• Approximately 3 out of 4 outpatient surgeries related to lens and cataract procedures were billed to Medicare; these procedures constituted the most common ambulatory surgeries performed on patients with Medicare (28.7 percent).
  • Among ambulatory surgeries billed to Medicare, 4 of the top 10 procedures were for the treatment and/or diagnosis of the musculoskeletal system: other therapeutic procedures on muscles and tendons (4.1 percent), excision of the semilunar cartilage of the knee (2.1 percent), other O.R. therapeutic procedures on joints (1.9 percent), and partial bone excisions (1.4 percent).
  • Transurethral excision, drainage, or removal of urinary obstruction was a top 10 ambulatory surgery billed to Medicare but was not in the top 10 for other payer groups. Medicare was billed for 40 percent of all ambulatory surgeries related to this procedure.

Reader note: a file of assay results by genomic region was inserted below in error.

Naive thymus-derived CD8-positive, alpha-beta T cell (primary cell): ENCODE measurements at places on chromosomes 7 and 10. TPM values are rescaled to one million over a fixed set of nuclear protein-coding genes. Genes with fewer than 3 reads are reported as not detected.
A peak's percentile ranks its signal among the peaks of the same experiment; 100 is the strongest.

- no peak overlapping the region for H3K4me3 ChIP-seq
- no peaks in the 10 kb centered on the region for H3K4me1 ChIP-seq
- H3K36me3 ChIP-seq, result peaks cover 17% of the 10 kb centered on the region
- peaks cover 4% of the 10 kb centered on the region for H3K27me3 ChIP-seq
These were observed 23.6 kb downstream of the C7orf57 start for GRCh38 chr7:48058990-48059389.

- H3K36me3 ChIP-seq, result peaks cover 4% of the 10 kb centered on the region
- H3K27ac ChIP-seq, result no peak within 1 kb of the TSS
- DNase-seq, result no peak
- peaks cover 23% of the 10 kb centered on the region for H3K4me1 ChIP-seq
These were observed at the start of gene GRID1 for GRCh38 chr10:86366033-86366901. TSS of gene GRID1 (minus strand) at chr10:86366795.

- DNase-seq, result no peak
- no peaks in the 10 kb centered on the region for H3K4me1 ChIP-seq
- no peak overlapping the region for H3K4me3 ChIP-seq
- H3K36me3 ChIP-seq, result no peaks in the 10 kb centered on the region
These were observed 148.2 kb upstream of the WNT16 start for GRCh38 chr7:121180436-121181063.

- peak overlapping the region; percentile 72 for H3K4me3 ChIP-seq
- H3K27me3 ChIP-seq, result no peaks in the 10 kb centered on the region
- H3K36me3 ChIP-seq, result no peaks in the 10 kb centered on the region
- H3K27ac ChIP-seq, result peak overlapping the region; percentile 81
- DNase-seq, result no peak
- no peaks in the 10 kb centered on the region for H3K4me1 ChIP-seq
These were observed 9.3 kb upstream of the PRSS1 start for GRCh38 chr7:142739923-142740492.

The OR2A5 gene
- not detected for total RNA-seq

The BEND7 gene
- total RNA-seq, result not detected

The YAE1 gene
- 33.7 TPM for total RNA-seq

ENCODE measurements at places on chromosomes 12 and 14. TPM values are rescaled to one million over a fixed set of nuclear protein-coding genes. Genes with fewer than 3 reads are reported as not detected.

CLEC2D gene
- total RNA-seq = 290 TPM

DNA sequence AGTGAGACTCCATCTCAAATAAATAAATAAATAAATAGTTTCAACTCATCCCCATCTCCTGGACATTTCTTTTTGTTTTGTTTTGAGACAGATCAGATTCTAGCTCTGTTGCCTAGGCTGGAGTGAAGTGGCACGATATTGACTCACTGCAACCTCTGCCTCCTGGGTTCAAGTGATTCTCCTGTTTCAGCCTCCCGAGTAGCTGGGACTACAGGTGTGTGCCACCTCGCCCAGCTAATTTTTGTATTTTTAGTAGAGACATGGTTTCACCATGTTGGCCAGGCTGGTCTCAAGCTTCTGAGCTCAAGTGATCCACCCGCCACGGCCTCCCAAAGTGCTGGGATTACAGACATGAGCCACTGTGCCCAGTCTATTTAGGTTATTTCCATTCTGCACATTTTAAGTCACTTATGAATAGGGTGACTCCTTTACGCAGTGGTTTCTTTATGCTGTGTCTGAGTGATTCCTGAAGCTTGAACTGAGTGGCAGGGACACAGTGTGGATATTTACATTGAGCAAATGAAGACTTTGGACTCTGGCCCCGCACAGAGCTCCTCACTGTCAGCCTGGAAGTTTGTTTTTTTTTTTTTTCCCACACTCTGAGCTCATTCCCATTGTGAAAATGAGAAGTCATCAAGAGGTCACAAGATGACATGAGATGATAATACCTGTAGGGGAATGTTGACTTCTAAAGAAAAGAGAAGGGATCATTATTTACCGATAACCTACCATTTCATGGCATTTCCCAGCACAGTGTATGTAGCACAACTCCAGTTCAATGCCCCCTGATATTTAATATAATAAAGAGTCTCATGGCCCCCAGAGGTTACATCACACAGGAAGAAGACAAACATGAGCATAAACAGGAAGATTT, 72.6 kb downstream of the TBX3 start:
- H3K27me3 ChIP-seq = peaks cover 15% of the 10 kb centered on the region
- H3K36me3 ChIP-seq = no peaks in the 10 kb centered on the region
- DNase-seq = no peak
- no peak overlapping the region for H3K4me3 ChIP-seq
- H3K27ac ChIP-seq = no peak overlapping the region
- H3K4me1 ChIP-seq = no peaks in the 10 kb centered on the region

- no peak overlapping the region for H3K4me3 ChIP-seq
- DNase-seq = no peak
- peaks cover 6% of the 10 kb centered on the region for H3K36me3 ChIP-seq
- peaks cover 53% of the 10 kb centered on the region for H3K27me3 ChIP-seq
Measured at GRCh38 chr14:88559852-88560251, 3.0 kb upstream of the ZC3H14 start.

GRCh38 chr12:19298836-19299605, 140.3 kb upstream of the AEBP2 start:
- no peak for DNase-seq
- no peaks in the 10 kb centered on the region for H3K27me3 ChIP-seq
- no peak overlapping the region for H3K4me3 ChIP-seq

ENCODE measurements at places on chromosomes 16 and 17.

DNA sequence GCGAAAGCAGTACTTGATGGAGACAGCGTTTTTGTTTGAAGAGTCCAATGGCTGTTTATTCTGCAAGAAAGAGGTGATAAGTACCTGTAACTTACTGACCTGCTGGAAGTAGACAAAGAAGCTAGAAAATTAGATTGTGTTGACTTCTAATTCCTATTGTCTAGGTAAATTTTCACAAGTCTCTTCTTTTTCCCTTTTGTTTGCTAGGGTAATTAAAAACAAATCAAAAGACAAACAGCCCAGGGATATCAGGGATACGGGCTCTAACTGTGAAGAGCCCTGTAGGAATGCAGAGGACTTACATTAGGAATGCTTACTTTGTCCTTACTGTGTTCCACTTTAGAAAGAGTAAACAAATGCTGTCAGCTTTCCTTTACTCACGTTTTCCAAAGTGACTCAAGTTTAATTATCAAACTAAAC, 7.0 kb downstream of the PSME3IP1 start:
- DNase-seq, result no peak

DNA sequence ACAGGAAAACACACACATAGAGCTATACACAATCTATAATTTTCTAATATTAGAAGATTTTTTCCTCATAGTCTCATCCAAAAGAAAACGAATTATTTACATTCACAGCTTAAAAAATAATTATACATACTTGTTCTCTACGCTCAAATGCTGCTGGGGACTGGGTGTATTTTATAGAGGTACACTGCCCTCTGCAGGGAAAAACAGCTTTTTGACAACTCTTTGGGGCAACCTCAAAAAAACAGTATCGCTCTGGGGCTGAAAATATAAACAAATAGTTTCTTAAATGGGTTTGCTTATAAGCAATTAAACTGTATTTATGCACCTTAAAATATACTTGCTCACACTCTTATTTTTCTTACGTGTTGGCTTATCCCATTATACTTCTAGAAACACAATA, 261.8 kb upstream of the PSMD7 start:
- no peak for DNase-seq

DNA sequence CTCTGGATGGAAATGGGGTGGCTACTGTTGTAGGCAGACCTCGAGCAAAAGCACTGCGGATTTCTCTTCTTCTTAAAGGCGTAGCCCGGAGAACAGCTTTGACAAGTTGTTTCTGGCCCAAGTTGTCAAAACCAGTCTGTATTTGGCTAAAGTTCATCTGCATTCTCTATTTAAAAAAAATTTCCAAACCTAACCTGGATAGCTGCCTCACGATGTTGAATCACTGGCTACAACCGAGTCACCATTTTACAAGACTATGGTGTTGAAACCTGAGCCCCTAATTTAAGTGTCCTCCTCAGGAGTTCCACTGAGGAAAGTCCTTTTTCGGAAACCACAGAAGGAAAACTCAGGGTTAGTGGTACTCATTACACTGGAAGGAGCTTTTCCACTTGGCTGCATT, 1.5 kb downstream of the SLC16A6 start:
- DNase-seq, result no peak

Table 5. Top 10 All-Listed Procedures, Medicare

Top 10 All-Listed Procedures, Medicare Number of Ambulatory Surgeries, in Thousands
(percentage of surgical visits with this procedure)
Medicare's Share of Ambulatory Surgeries With This Procedure
(percentage)
Lens and cataract procedures 324 (28.7) 75.2
Other therapeutic procedures on muscles and tendonsa 46 (4.1) 18.7
Inguinal and femoral hernia repair 35 (3.1) 22.9
Lumpectomy, quadrantectomy of breast 34 (3.0) 22.7
Transurethral excision, drainage, or removal of a urinary obstruction 31 (2.8) 40.4
Decompression of the peripheral nerve 29 (2.6) 23.6
Cholecystectomy and common duct exploration 24 (2.1) 15.9
Excision of semilunar cartilage of knee 23 (2.1) 14.7
Other O.R. therapeutic procedures on jointsa 22 (1.9) 13.0
Partial excision of the bone 16 (1.4) 17.3

a Go to footnotes in Appendix table for definitions of other procedures.

Medicaid